I spend much of my time in the realm of words. I have a blog, I have an instagram page, I write stories, I journal. Between all of those things one would think that I would know how to write, or at least how to get my thoughts organized.

Yeah right.

Turns out that academic writing, or the infamous essay, is completely different from fictional writing (go figure). It is also different from my usual off the cuff blogging.

For one thing, there is no POV in academic writing. All of it is impersonal and if you ever say ‘you’ in the essay, you are doomed. It is considered unprofessional. In all honesty it is unprofessional, but is professionalism what I am going for in my blog posts? Only sometimes. Anyway, the point is there is no point of view. There are no characters, no plot, no tension to speak of. Unless of course it is an argumentative essay, and then the writer is bringing allll the tension to the table. *cacklesmadly*

I may or may not be writing about an extremely controversial topic for my essay. This is going to be fun.

Also, academic writing is so very, very, structured. Eheh. Yes, in fiction writing there is some structure. A plot is structure, and grammar, and punctuation. But here is the thing, I can break all of those rules in fiction, any time I want. And if I do it well enough, no one is going to care, or perhaps even notice. (looking at you Alexander Dumas)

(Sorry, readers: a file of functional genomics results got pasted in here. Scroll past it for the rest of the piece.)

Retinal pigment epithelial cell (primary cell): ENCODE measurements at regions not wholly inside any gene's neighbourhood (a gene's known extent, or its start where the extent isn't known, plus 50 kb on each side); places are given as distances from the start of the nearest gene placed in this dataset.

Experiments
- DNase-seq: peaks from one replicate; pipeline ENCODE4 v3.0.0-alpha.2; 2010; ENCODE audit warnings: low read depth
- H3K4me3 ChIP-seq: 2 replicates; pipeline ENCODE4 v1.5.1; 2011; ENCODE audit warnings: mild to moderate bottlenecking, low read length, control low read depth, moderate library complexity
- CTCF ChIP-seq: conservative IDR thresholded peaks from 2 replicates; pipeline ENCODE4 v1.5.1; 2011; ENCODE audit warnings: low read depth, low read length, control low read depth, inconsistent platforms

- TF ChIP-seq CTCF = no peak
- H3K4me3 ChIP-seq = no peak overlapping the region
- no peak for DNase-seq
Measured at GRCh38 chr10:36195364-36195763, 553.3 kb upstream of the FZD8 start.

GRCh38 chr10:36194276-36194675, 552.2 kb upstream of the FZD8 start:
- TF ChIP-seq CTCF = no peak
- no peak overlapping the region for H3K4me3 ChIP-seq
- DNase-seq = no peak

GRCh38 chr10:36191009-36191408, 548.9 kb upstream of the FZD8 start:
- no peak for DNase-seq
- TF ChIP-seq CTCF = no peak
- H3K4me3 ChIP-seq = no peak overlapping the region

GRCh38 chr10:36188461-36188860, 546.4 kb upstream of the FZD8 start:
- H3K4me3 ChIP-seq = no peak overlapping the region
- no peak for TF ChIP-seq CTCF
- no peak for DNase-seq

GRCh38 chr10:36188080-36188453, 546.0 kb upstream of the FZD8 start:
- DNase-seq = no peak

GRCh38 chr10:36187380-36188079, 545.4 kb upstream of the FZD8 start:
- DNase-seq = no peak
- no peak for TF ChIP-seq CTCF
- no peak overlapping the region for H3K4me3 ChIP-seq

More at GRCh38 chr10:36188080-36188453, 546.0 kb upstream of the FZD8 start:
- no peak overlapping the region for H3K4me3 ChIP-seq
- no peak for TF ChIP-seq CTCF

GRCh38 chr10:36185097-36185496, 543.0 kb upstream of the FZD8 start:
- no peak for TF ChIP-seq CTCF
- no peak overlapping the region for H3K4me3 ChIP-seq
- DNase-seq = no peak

In academic writing on the other hand, everyone is going to notice. Grammar or convention rules must be followed at all costs. Essays have a specific structure, so do paragraphs, so do sentences. There is enough structure in one 800 word essay to satisfy any outlining soul.

Can I die now? Rebellious writer over here, I find out what the rules are so I can break them.

However, in getting a crash course on paragraphs and essays (I promise did learn all of it in high school, I just promptly forgot it), was like learning to walk again. As I fussed over the way my paragraphs were lined up, it made sense why they were the way they were. There is something in my little brain that loves the organization inherent to academic writing. There is not much writers block, because you already know how things are supposed to be written, and laid out. I had an outline, and I followed it. It made certain things much, much easier.

I have a feeling what I am learning about academic writing will bleed into fiction writing as well. After all, those rules have been around for so long because they work. There is something aesthetically pleasing in having a well laid out essay. And when the paragraph works, there is not so much brain bending to be able to understand what the person is saying. Or trying to say.

So yes, academic writing is completely foreign to fiction writing. All the impersonal structure does not align itself well with good story writing. But writing it does help me to align my thoughts in an organized fashion, one that makes sense to other people besides myself.

Shaina Merrick